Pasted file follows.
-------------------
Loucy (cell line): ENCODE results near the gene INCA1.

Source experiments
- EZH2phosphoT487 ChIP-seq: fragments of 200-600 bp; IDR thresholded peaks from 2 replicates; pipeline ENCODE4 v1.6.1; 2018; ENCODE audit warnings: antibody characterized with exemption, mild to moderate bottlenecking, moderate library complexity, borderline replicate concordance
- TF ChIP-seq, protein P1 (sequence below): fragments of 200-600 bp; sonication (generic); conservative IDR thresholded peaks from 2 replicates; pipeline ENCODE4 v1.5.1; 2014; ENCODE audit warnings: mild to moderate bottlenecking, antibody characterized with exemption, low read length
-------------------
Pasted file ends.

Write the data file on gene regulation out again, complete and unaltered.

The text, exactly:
Loucy (cell line): ENCODE results near the gene INCA1.

Source experiments
- EZH2phosphoT487 ChIP-seq: fragments of 200-600 bp; IDR thresholded peaks from 2 replicates; pipeline ENCODE4 v1.6.1; 2018; ENCODE audit warnings: antibody characterized with exemption, mild to moderate bottlenecking, moderate library complexity, borderline replicate concordance
- TF ChIP-seq, protein P1 (sequence below): fragments of 200-600 bp; sonication (generic); conservative IDR thresholded peaks from 2 replicates; pipeline ENCODE4 v1.5.1; 2014; ENCODE audit warnings: mild to moderate bottlenecking, antibody characterized with exemption, low read length